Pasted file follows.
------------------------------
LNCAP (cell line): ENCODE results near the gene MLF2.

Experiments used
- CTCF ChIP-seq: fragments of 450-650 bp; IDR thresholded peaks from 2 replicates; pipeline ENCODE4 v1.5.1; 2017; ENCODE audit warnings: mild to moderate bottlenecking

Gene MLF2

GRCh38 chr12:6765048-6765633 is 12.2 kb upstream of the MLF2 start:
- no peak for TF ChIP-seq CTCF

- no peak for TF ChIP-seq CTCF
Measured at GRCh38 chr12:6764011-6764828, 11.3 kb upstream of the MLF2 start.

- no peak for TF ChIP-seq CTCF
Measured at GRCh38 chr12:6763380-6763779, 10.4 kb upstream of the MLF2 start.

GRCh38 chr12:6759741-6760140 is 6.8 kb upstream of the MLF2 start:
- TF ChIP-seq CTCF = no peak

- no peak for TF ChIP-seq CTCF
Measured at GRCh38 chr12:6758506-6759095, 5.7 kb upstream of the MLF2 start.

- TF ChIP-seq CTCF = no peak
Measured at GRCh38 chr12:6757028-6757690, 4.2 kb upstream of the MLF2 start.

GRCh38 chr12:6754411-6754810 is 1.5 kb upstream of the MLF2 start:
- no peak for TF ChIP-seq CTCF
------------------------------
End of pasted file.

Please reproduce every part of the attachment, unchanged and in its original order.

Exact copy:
LNCAP (cell line): ENCODE results near the gene MLF2.

Experiments used
- CTCF ChIP-seq: fragments of 450-650 bp; IDR thresholded peaks from 2 replicates; pipeline ENCODE4 v1.5.1; 2017; ENCODE audit warnings: mild to moderate bottlenecking

Gene MLF2

GRCh38 chr12:6765048-6765633 is 12.2 kb upstream of the MLF2 start:
- no peak for TF ChIP-seq CTCF

- no peak for TF ChIP-seq CTCF
Measured at GRCh38 chr12:6764011-6764828, 11.3 kb upstream of the MLF2 start.

- no peak for TF ChIP-seq CTCF
Measured at GRCh38 chr12:6763380-6763779, 10.4 kb upstream of the MLF2 start.

GRCh38 chr12:6759741-6760140 is 6.8 kb upstream of the MLF2 start:
- TF ChIP-seq CTCF = no peak

- no peak for TF ChIP-seq CTCF
Measured at GRCh38 chr12:6758506-6759095, 5.7 kb upstream of the MLF2 start.

- TF ChIP-seq CTCF = no peak
Measured at GRCh38 chr12:6757028-6757690, 4.2 kb upstream of the MLF2 start.

GRCh38 chr12:6754411-6754810 is 1.5 kb upstream of the MLF2 start:
- no peak for TF ChIP-seq CTCF